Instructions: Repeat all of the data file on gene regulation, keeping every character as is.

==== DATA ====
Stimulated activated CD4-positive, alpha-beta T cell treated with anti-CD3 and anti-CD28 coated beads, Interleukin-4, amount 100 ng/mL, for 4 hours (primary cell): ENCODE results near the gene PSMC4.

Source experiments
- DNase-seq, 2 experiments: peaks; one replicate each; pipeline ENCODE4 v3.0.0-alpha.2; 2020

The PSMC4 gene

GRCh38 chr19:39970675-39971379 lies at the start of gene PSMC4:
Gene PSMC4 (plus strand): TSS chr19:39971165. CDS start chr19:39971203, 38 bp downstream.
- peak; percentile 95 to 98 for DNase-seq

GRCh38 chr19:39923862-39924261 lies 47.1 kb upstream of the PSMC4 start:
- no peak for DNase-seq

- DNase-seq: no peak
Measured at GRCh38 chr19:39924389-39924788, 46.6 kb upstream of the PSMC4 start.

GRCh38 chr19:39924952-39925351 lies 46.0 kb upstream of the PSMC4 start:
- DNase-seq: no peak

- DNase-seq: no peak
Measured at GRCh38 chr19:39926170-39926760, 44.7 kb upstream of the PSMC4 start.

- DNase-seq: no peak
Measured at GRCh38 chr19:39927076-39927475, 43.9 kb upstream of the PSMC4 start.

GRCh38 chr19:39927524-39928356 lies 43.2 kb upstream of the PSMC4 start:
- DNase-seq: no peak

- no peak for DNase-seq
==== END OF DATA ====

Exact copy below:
Stimulated activated CD4-positive, alpha-beta T cell treated with anti-CD3 and anti-CD28 coated beads, Interleukin-4, amount 100 ng/mL, for 4 hours (primary cell): ENCODE results near the gene PSMC4.

Source experiments
- DNase-seq, 2 experiments: peaks; one replicate each; pipeline ENCODE4 v3.0.0-alpha.2; 2020

The PSMC4 gene

GRCh38 chr19:39970675-39971379 lies at the start of gene PSMC4:
Gene PSMC4 (plus strand): TSS chr19:39971165. CDS start chr19:39971203, 38 bp downstream.
- peak; percentile 95 to 98 for DNase-seq

GRCh38 chr19:39923862-39924261 lies 47.1 kb upstream of the PSMC4 start:
- no peak for DNase-seq

- DNase-seq: no peak
Measured at GRCh38 chr19:39924389-39924788, 46.6 kb upstream of the PSMC4 start.

GRCh38 chr19:39924952-39925351 lies 46.0 kb upstream of the PSMC4 start:
- DNase-seq: no peak

- DNase-seq: no peak
Measured at GRCh38 chr19:39926170-39926760, 44.7 kb upstream of the PSMC4 start.

- DNase-seq: no peak
Measured at GRCh38 chr19:39927076-39927475, 43.9 kb upstream of the PSMC4 start.

GRCh38 chr19:39927524-39928356 lies 43.2 kb upstream of the PSMC4 start:
- DNase-seq: no peak

- no peak for DNase-seq